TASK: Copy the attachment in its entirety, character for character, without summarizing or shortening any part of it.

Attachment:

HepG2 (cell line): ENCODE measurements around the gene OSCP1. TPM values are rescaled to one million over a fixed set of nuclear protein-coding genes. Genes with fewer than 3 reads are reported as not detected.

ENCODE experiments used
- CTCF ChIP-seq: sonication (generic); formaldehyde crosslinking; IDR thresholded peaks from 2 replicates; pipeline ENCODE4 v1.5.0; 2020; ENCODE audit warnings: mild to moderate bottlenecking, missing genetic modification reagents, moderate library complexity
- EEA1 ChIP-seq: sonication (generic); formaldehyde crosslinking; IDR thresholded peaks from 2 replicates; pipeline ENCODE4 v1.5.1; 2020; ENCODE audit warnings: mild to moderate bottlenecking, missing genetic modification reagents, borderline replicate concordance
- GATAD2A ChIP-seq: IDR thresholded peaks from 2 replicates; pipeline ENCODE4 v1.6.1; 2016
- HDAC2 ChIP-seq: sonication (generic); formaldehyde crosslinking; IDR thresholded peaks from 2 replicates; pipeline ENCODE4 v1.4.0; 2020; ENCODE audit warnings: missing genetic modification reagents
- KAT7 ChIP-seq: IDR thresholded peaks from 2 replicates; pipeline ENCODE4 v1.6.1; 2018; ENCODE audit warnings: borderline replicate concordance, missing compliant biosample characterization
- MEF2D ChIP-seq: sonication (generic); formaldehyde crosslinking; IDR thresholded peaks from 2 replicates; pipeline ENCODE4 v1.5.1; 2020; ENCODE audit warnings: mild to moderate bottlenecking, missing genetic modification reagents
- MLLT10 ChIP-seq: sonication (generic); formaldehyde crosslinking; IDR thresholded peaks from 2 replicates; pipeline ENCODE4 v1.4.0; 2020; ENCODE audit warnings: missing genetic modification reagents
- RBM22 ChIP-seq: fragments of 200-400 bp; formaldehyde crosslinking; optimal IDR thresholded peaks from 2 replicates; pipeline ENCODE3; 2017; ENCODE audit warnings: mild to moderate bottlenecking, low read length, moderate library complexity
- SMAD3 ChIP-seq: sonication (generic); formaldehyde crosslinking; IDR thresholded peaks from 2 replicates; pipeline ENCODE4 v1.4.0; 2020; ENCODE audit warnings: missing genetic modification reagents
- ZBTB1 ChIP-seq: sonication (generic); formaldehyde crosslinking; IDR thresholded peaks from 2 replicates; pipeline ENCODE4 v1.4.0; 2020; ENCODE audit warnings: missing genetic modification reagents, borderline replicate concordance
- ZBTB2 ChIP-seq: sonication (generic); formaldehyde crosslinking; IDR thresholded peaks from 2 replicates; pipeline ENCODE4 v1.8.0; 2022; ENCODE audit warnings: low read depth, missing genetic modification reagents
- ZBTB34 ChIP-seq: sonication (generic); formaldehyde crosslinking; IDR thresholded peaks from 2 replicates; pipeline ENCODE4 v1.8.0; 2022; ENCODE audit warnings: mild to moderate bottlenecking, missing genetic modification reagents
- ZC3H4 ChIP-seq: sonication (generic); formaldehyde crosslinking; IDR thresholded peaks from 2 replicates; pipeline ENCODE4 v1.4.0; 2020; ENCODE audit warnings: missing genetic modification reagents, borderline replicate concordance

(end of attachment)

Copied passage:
HepG2 (cell line): ENCODE measurements around the gene OSCP1. TPM values are rescaled to one million over a fixed set of nuclear protein-coding genes. Genes with fewer than 3 reads are reported as not detected.

ENCODE experiments used
- CTCF ChIP-seq: sonication (generic); formaldehyde crosslinking; IDR thresholded peaks from 2 replicates; pipeline ENCODE4 v1.5.0; 2020; ENCODE audit warnings: mild to moderate bottlenecking, missing genetic modification reagents, moderate library complexity
- EEA1 ChIP-seq: sonication (generic); formaldehyde crosslinking; IDR thresholded peaks from 2 replicates; pipeline ENCODE4 v1.5.1; 2020; ENCODE audit warnings: mild to moderate bottlenecking, missing genetic modification reagents, borderline replicate concordance
- GATAD2A ChIP-seq: IDR thresholded peaks from 2 replicates; pipeline ENCODE4 v1.6.1; 2016
- HDAC2 ChIP-seq: sonication (generic); formaldehyde crosslinking; IDR thresholded peaks from 2 replicates; pipeline ENCODE4 v1.4.0; 2020; ENCODE audit warnings: missing genetic modification reagents
- KAT7 ChIP-seq: IDR thresholded peaks from 2 replicates; pipeline ENCODE4 v1.6.1; 2018; ENCODE audit warnings: borderline replicate concordance, missing compliant biosample characterization
- MEF2D ChIP-seq: sonication (generic); formaldehyde crosslinking; IDR thresholded peaks from 2 replicates; pipeline ENCODE4 v1.5.1; 2020; ENCODE audit warnings: mild to moderate bottlenecking, missing genetic modification reagents
- MLLT10 ChIP-seq: sonication (generic); formaldehyde crosslinking; IDR thresholded peaks from 2 replicates; pipeline ENCODE4 v1.4.0; 2020; ENCODE audit warnings: missing genetic modification reagents
- RBM22 ChIP-seq: fragments of 200-400 bp; formaldehyde crosslinking; optimal IDR thresholded peaks from 2 replicates; pipeline ENCODE3; 2017; ENCODE audit warnings: mild to moderate bottlenecking, low read length, moderate library complexity
- SMAD3 ChIP-seq: sonication (generic); formaldehyde crosslinking; IDR thresholded peaks from 2 replicates; pipeline ENCODE4 v1.4.0; 2020; ENCODE audit warnings: missing genetic modification reagents
- ZBTB1 ChIP-seq: sonication (generic); formaldehyde crosslinking; IDR thresholded peaks from 2 replicates; pipeline ENCODE4 v1.4.0; 2020; ENCODE audit warnings: missing genetic modification reagents, borderline replicate concordance
- ZBTB2 ChIP-seq: sonication (generic); formaldehyde crosslinking; IDR thresholded peaks from 2 replicates; pipeline ENCODE4 v1.8.0; 2022; ENCODE audit warnings: low read depth, missing genetic modification reagents
- ZBTB34 ChIP-seq: sonication (generic); formaldehyde crosslinking; IDR thresholded peaks from 2 replicates; pipeline ENCODE4 v1.8.0; 2022; ENCODE audit warnings: mild to moderate bottlenecking, missing genetic modification reagents
- ZC3H4 ChIP-seq: sonication (generic); formaldehyde crosslinking; IDR thresholded peaks from 2 replicates; pipeline ENCODE4 v1.4.0; 2020; ENCODE audit warnings: missing genetic modification reagents, borderline replicate concordance